for  do
        if  then
        end if
     end for
     for each crossing of read strength above  do
        Let be maximum over of in crossing window
        Append to splices
     end for
     for  in 1 to T do
        for  in splices do
           if  then
           end if
        end for
     end for
  end for
Algorithm 3 Temporal Value Transport for Multiple Reads

6 Signal-to-Noise Ratio Analysis

6.1 Undiscounted Case

As in the article text, we refer to phases 1-3 as P1-P3. We define the signal as the squared norm of the expected policy change in P1 induced by the policy gradient. Let . Further, in the following assume that the returns are baseline-subtracted . Then we define the signal as


We define the noise as the variance of the policy gradient


P1 and P2 are approximately independent as P2 is a distractor phase whose initial state is unmodified by activity in P1. The only dependence is given by the agent’s internal state and parameters, but we assume for these problems it is a weak dependence, which we ignore for present calculations. In this case,


So we have


For Noise, we have


where is the variance in the policy gradient due to P1 and P3 without a P2 distractor phase. We make the assumption that performance in P2 is independent of activity in P1, which is approximately the case in the distractor task we present in the main text. With this assumption, the first term above becomes

Term 1

Thus, the SNR (Signal / Noise) is approximately

In the limit of large P2 reward variance, we have

The reward variance in P2, , reduces the policy gradient SNR, and low SNR is known to impact the convergence of stochastic gradient optimization negatively[19]. Of course, averaging independent episodes increases the SNR correspondingly to , but the approach of averaging over an increasing number of samples is not universally possible and only defers the difficulty: there is always a level of reward variance in the distractor phase that matches or overwhelms the variance reduction given by averaging.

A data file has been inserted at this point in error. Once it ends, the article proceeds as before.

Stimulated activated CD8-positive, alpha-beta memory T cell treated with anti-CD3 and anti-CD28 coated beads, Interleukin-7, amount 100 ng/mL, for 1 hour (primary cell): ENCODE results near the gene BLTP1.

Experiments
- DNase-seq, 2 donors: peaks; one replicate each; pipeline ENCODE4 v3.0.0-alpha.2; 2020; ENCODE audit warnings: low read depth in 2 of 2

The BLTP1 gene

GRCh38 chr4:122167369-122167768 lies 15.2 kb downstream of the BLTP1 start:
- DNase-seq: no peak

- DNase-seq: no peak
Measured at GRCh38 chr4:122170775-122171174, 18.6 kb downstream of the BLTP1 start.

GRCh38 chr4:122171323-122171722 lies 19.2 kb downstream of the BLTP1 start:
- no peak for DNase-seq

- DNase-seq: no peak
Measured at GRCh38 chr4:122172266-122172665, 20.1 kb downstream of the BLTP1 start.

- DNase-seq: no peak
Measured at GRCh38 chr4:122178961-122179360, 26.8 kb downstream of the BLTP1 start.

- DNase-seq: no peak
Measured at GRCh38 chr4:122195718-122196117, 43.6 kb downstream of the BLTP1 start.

7 Tasks

All tasks were implemented in DeepMind Lab (DM Lab) [42]. DM Lab has a standardized environment map unit length: all sizes given below are in these units.

7.1 Observation and Action Repeats

For all DM Lab experiments, agents processed 15 frames per second. The environment itself produced 60 frames per second, but we propagated only the first observation of each packet of four to the agents. Rewards accumulated over each packet were summed together and associated to the first, undropped frame. Similarly, the agents chose one action at the beginning of this packet of four frames: this action was applied four times in a row. We define the number of “Agent Steps” as the number of independent actions sampled by the agent: that means one agent step per packet of four frames.

7.2 Action Sets

We used a consistent action set for all experiments except for the Arbitrary Visuomotor Mapping task. For all other tasks, we used a set of six actions: move forward, move backward, rotate left with rotation rate of 30 (mapping to an angular acceleration parameter in DM Lab), rotate right with rotation rate of 30, move forward and turn left, move forward and turn right. For the Arbitrary Visuomotor Mapping, we did not need to move relative to the screen, but we instead needed to move the viewing angle of the agent. We thus used four actions: look up, look down, look left, look right (with rotation rate parameter of 10).

7.3 Themes

DM Lab maps use texture sets to determine the floor and wall textures. We use a combination of four different texture sets in our tasks: Pacman, Tetris, Tron and Minesweeper. DM Lab texture sets can take on various colours but we use the default colours for each set, which are: Pacman: blue floors and red walls. Tetris: blue floor and yellow walls. Tron: yellow floor and green walls. Minesweeper: blue floor and green walls. Examples of how these sets appear can be seen in various figures in the main text.

7.4 Task Phases

Episodes for the tasks with delay intervals are broken up into multiple phases. Phases do not repeat within an episode. Generally, the tasks contain three phases (P1-P3), with a middle phase.

We used a standardized P2 distractor phase task: the map is an open square (Figure 1b second column). The agent spawns (appears) adjacent to the middle of one side of the square, facing the middle. An apple is randomly spawned independently at each unit of the map with probability , except for the square in which the agent spawns. Each apple gives a reward of 5 when collected and disappears after collection. The agent remains in this phase for 30 seconds. (This length was varied in some experiments.) The map uses the Tetris texture set unless mentioned otherwise.